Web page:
In contrast to depictions of sitting or standing figures, Maids of Honour positions two women lying head to toe. Such an unusual composition adds to the narrative, extending the viewer’s imagination. Suggestive of the last Li Yu’s poetry (set to the tune-type Yihuzhu), “On the embroidered bed a guileless beauty leans,” this depiction of fragrant perfumes and resplendent rouges is also echoed in filmmaker Hou Hsiao-hsien’s Flowers of Shanghai. Two beauties lying side by side, their bodies astride, should be a very intimate portrait. Facing opposite directions, they appear to be sensitive, shy maidens who only inhabit their boudoir, filled with conflicted feelings shared by their sex. The one wearing a yellow robe is deep in slumber, symbolizing the traditional morals of a gentle, docile woman. The one wearing light blue is looking afar, personnifying a spirit of the times, not wanting to be left behind, daring to break free. The intimacy between the two, however, seems to be viewed from the perspective of an adoring man projecting his own fanciful thoughts on his subjects. The nuances of closeness and the complexities in the composition are difficult to explain in words while more suggestive from visual images.

Chen Yifei was a graduate from the Shanghai Institute of Fine Arts, having studied under Xu Beihong and Konstantin Maximov’s student Yu Yunjie. His early training equipped him with excellent skills in drawing. Although he studied in America in the 1980s, avant-garde art did not crush his love for realistic painting. Quite the opposite, it spurred him on to find a new classicism. Pre-Raphaelites in 19th-century England preferred women who embodied both English traits and a sense of fashion, creating classical Victorian portraits. Chen Yifei’s maidens, although visually different, also capture a similar spirit.

Drawing – Photography – Film

In order to amplify the power of this painting, a golden sheen permeates Maids of Honour. Such ambience can be traced to Chen’s film output. Although the artist established his career as a painter, he involved himself in other media upon his return from America. Not only did he continue his realist oil paintings, he also delved into fashion, publishing and architecture. And the three films he directed—Old Dream at Sea, A Date at Dusk, Escape to Shanghai—chronicle turning points in the artist’s evolution in the 1990s. In his semi-autobiographical Old Dream at Sea, Chen Yifei not only directed but also played a role on screen. Within the hour-long film with minimal dialogue, Chen is seen wearing dark glasses, and through various combinations of camera filters, tungsten light and softbox techniques he created an orange-yellow hue infusing nostalgia, recollection, lament and a sense of reunion. Old Dream at Sea was released in 1993, and Chen began to use similar hues in his paintings around the same time, attesting to the fact that the artist’s search for new media also fed into his original medium.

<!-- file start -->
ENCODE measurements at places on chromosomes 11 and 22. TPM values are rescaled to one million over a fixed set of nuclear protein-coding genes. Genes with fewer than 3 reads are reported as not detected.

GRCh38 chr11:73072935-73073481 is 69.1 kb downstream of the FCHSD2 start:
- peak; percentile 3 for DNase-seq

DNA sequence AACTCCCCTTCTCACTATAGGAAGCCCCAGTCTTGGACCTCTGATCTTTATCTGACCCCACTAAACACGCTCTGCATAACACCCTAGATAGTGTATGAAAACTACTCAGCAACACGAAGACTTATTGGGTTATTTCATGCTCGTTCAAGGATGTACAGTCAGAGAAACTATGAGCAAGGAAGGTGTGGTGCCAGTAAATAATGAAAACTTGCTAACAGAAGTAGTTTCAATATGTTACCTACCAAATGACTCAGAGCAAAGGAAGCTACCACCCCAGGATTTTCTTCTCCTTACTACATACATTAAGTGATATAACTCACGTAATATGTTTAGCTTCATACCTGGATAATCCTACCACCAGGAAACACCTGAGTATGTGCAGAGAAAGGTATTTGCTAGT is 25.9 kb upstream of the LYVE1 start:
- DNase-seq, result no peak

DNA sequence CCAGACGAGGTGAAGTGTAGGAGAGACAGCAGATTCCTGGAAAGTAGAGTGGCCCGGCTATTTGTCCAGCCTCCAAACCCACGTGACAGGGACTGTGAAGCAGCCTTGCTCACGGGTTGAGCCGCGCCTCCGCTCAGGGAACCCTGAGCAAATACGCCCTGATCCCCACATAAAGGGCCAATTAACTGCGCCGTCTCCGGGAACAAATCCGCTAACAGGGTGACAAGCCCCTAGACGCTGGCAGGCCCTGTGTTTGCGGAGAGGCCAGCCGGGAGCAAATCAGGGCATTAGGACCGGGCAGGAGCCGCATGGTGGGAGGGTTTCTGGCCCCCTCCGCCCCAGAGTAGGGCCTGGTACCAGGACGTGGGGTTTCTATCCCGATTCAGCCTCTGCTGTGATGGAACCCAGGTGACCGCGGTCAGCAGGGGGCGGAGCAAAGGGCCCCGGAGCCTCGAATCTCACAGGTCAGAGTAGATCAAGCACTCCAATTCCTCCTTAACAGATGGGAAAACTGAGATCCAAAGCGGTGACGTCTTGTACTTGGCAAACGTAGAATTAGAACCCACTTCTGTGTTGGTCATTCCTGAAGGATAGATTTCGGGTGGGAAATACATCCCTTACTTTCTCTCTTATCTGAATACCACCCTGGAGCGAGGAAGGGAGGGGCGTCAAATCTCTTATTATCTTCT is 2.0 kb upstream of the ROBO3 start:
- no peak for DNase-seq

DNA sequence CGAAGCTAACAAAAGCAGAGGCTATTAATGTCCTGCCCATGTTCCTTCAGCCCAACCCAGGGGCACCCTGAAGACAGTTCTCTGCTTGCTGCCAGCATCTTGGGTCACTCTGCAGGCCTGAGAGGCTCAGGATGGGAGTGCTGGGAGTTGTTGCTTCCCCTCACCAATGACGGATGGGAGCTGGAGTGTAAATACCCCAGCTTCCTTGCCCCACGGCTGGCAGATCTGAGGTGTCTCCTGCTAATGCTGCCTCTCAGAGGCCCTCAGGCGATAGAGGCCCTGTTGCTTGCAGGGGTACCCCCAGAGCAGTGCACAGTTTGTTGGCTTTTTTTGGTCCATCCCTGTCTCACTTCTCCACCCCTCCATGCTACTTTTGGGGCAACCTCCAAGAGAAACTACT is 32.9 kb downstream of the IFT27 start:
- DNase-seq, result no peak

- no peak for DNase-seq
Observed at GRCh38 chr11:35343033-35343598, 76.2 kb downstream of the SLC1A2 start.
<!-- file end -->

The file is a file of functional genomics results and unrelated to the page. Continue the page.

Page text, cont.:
Chen’s output in the 1990s contains a strong cinematic sense. If we say that his portraits of the previous decade of musicians are like frozen music, then Maids of Honour is frozen drama. Yet the strong play of light and chiaroscuro typical of Renaissance and classical art are combined with strong modernist traits. Apart from warm and plush colours, Maids of Honour presents a bird’s eye view, matching many of those Western classics that Chen had long admired. The hazy, mysterious atmosphere could also trace its inspiration from photography, as countless variations of aperture, exposure and depth provided Chen with new ideas. Adding a strong and determined au premier coup, the maidens in the painting seem real yet unreal, adding a surrealistic quality evocative of memory and fancy, even more of a dreamscape, all of which echo the theme of Old Dreams at Sea.